Thanos, the big bad, the guy we’ve been waiting for going on ten years. He’s what the sociologist Winlow calls a “violent subject” — a person who’s bred into violence and can only process the world through violence. Thanos is self-obsessedcontrolling…in short, a violent subject. Thanos can’t help himself, he’s pathological. It doesn’t excuse what he’s done, but it’s important to know where he’s coming from.

He’s guilty over something that wasn’t his fault, the death of his people. His violence sprouts from that need to save, the need to be in control. We can easily imagine a younger Thanos having a less dangerous need to control. When tragedy struck, this need for control manifested as an obsessive quest to control the population in the universe.

His unconscious fantasies of control are shown in his view of most of The Avengers as children. After experiencing the trauma, Thanos has seen the very real effects of violence. Thanos had to face that violence upfront, and to him justifies exacting violence on the universe.

False God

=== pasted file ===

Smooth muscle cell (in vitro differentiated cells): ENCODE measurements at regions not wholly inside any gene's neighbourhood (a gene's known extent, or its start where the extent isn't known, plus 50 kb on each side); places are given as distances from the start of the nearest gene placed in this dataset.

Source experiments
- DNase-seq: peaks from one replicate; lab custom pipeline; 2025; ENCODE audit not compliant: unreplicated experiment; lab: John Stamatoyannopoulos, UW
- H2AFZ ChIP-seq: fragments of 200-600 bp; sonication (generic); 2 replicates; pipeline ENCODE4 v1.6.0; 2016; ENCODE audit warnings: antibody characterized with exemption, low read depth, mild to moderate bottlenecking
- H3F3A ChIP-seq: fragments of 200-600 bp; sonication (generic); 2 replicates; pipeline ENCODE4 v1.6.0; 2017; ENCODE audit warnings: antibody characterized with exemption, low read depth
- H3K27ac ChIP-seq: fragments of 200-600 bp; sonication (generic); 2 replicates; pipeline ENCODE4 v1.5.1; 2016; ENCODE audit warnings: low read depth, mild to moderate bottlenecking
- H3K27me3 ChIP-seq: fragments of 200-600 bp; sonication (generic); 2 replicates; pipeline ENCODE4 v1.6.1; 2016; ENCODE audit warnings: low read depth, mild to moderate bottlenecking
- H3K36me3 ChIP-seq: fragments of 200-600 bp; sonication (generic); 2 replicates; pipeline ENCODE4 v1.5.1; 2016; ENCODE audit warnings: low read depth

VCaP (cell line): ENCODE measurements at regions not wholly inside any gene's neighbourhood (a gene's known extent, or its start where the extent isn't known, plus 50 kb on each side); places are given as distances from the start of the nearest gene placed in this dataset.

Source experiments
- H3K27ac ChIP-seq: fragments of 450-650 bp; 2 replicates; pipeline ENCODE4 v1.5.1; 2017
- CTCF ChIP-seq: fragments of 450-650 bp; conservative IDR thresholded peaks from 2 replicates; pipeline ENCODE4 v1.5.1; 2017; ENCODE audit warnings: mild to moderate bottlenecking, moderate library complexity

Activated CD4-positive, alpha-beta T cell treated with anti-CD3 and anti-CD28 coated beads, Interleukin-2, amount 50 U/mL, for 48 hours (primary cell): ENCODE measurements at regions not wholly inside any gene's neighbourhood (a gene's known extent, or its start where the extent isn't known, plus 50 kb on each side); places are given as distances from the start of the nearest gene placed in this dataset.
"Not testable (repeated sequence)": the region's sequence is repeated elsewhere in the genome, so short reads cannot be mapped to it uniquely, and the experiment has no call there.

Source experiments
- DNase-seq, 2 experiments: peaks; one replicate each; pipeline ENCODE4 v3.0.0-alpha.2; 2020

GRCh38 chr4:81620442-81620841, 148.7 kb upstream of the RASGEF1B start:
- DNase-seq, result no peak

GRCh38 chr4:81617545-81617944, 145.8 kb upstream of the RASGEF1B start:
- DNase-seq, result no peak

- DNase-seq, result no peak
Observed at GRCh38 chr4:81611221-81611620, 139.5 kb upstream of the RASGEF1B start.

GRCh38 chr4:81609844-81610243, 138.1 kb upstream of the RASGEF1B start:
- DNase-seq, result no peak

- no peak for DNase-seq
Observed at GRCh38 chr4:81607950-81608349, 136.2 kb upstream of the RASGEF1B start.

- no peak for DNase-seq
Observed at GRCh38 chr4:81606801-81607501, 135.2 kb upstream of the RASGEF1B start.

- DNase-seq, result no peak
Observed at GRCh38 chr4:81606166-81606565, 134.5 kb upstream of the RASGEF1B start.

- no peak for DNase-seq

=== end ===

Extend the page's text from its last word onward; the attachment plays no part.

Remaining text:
In justifying his actions, Thanos views himself as a god, pointing out society’s flaws, which just happens to involve not killing half their own population. In being the hero….the god, Thanos wants his will to be enforced with the snap of a finger. He feels he has that authority, that he alone can kill half the universal population.

Thanos also believes he has the authority to blame the victims who are “in the way” of him achieving his goal. He blames them for things that are unrelated to his own violent actions, similar to his own self-blaming. Thanos also seems to be willing to face any challenge at any point, seemingly unbeatable. This “perpetual agitation” makes him truly formidable, but tied together with his victim-blaming, points me in another direction.

Toxic Masculinity

Thanos’ masculinity is toxic, frustrated, blames others, and puts himself on a pedestal. This network of behaviors has been talked about extensively, the need to control being a major focus. But toxic masculinity alone as dangerous as it is, Thanos’ trauma elevates his problematic actions to a new level: to genocide.

His desire to control others can’t be easily changed, but his willingness to kill half of a population must be changed. Thanos expresses his traumatic life through toxic masculinity, and we get genocide on a universe-wide scale. In his smirk of victory in the face of a sunset, Thanos’ violent subjectivity is finally at peace, for now.

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